Prayer

O God, as I go deeper into this subject, I am becoming increasingly aware of the intensity of the spiritual battle in which I am engaged. Dispel every fear that may arise in me, and show me the way to power and victory. In Jesus’ name. Amen.

Further Study

2Co 2:1-11; 11:3; 2Th 2:9

What did Paul say about his knowledge of the Devil?

What was his reason?

The Mercy Seat

Romans 3:25

Over the years the penitent form has become an integral part of Salvationist identity. Countless seekers have found salvation at the mercy seat, and many more have found divine help and nurture. The mercy seat is situated between the platform and the main area of Army halls as a focal point to remind all of God’s reconciling and redeeming presence.

“We expect people to get saved and sanctified in Army meetings,” said General Paul A. Rader. He added: “Confidence in the power of the gospel and the saving and sanctifying work of the Holy Spirit is central to our faith and worship.” Phil Needham states that it has value in a wider spiritual context: “The mercy seat should be utilized for any purpose involving prayer, including decision, confession, seeking guidance, rededication, thanksgiving, communion with God.”

Shortly before His death, Jesus assured His disciples that it was to their advantage to leave them (John 16:7). Describing Jesus as God’s provision for salvation, the Apostle Paul writes: “God presented Him as a sacrifice of atonement, through faith in His blood” (Romans 3:25). Paul uses the Greek word hilasterion. The only other occurrence of the word in the New Testament is in Hebrews 9:5 (RSV) where it is translated “mercy seat.” In effect, Paul is saying, “God gave Jesus as a mercy seat.”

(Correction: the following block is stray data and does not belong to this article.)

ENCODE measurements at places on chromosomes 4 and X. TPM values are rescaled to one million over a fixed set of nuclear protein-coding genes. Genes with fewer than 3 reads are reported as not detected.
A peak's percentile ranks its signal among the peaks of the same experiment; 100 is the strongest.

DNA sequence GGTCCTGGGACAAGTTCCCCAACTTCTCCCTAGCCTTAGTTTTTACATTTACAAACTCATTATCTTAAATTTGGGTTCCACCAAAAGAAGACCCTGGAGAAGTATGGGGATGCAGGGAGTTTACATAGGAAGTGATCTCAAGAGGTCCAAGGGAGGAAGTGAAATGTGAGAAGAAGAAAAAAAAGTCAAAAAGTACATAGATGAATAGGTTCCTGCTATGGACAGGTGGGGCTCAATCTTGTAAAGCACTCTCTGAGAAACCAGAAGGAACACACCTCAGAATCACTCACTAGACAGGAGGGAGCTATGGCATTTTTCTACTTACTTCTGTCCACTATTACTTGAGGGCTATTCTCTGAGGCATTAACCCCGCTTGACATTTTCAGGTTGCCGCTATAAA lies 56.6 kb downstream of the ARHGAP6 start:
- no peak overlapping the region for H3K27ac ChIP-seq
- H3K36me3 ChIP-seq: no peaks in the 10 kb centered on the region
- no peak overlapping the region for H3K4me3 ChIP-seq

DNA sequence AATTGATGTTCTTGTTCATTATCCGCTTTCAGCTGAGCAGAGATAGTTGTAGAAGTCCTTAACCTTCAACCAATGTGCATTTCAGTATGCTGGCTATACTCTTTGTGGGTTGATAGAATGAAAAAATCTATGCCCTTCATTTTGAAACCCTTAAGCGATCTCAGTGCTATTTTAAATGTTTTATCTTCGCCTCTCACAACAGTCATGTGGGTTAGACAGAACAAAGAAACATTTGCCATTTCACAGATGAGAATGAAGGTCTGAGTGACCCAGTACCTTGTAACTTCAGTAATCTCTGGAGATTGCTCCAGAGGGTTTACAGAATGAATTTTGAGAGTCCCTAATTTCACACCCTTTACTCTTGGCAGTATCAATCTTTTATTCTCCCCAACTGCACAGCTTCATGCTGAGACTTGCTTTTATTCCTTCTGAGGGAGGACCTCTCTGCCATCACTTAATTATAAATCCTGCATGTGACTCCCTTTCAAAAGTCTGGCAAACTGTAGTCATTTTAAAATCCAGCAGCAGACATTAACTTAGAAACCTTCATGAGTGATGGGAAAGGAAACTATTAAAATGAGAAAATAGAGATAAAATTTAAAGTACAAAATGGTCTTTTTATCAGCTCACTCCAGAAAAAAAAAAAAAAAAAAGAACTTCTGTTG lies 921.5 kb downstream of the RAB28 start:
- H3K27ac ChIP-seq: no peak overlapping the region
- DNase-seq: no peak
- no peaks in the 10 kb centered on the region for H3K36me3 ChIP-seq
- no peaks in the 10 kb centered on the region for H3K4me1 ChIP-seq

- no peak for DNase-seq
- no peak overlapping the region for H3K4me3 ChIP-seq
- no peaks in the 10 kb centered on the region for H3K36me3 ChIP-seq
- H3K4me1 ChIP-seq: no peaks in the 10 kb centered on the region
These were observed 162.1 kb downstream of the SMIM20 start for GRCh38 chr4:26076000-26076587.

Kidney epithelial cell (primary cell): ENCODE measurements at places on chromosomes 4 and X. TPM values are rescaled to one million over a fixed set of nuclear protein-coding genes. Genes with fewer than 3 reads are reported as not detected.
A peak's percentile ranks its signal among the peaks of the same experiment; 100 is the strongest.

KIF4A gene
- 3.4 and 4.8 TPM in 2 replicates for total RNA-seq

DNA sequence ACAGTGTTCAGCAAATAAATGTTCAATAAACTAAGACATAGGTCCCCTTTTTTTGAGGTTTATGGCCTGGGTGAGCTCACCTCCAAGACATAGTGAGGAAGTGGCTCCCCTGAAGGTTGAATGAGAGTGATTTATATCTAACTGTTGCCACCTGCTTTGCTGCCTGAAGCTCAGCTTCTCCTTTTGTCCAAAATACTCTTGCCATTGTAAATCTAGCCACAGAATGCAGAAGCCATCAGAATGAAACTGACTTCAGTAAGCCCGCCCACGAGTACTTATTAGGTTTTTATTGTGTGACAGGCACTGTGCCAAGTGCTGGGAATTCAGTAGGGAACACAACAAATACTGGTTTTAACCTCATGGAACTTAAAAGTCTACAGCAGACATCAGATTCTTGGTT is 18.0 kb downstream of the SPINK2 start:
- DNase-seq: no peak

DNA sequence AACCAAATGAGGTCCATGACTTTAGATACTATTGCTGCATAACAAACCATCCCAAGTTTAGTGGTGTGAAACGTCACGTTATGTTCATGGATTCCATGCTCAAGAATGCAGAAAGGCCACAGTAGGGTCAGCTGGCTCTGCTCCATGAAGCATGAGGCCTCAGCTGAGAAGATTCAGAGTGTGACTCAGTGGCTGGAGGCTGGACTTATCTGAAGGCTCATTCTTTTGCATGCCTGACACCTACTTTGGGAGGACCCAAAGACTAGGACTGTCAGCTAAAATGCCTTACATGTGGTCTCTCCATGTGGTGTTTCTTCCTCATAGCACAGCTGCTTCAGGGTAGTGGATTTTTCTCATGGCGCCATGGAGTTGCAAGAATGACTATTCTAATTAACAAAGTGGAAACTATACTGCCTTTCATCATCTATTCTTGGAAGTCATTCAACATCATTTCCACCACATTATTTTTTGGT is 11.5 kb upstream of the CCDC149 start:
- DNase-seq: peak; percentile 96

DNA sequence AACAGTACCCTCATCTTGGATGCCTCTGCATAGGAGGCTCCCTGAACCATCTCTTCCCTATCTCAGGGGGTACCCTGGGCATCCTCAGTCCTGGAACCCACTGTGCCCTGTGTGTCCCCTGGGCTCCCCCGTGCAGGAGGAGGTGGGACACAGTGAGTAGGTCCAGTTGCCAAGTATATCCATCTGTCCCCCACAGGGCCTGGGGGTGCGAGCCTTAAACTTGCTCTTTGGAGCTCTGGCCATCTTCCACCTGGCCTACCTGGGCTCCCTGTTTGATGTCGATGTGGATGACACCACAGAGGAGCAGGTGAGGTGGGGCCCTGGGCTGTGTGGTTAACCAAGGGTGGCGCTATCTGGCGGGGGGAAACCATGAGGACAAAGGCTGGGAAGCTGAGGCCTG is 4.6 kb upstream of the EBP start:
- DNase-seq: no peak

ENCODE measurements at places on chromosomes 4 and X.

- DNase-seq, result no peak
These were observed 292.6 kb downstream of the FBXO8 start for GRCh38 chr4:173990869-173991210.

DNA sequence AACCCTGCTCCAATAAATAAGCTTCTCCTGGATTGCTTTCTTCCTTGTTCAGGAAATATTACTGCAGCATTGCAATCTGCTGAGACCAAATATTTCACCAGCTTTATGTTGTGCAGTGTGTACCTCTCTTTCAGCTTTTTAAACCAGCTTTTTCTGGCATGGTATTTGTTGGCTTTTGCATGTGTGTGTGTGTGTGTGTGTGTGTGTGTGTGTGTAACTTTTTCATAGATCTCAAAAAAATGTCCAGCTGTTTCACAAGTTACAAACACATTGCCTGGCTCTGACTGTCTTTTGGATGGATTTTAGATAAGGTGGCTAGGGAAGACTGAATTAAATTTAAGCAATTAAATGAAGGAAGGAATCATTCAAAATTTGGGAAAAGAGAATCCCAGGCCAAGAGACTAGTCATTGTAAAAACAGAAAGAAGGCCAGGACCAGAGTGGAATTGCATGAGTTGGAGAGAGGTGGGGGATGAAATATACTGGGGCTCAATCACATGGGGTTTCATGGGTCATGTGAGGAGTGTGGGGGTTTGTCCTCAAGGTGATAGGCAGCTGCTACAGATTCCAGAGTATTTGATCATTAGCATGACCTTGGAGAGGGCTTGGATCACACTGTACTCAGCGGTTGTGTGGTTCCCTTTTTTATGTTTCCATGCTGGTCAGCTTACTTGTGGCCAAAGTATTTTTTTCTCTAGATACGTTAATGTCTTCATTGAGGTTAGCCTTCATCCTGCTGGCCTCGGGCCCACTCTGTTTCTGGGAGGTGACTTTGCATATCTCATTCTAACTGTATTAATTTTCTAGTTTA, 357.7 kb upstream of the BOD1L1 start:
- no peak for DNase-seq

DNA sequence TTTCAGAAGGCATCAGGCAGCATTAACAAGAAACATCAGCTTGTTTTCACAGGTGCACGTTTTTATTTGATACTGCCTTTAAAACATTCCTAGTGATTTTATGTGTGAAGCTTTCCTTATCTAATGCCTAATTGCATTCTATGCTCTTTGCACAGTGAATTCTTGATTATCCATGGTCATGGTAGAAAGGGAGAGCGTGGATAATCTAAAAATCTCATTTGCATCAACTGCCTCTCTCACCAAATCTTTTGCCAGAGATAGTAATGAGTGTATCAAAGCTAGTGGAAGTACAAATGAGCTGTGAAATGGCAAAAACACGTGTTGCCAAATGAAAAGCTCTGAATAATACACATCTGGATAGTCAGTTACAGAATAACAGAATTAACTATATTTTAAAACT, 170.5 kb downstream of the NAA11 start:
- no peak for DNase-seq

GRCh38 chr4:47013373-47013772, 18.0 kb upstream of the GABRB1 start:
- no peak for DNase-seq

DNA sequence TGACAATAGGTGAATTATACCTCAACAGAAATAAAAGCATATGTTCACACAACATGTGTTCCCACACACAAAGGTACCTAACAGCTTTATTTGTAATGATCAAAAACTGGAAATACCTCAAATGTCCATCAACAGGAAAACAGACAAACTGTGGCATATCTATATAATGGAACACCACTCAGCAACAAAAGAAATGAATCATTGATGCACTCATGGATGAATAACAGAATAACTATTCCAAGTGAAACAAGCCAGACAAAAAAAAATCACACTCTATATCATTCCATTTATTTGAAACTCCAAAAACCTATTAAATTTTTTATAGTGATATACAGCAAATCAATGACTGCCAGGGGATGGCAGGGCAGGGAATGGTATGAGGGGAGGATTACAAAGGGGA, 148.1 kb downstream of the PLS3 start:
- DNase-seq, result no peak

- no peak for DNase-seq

Through His life Jesus became the sign of God’s appearance; through His death and resurrection Jesus became the means of God’s atonement; through His ascension Jesus became the dispenser of God’s grace. Our kneeling at a symbolic mercy seat energizes this three-fold truth into reality.

At the mercy seat we meet Jesus—the full expression of God, the Word become flesh, God in understandable terms. Here is where Jesus speaks to us. Here is where we can receive His Spirit in greater measure. Here is where we can become more like Jesus, better enabled to present Him to the world. With the poet, Doris Rendell, we would pray:

We seek the healing of Thy cross,

The mercy of Thy grace.

Here at this sacred mercy seat

May we behold Thy face.

Here may we glimpse Thy holiness,

Here on our souls descend,

Here may we meet, and talk with Thee,

Our Master and our friend.

Nigel Bovey, The War Cry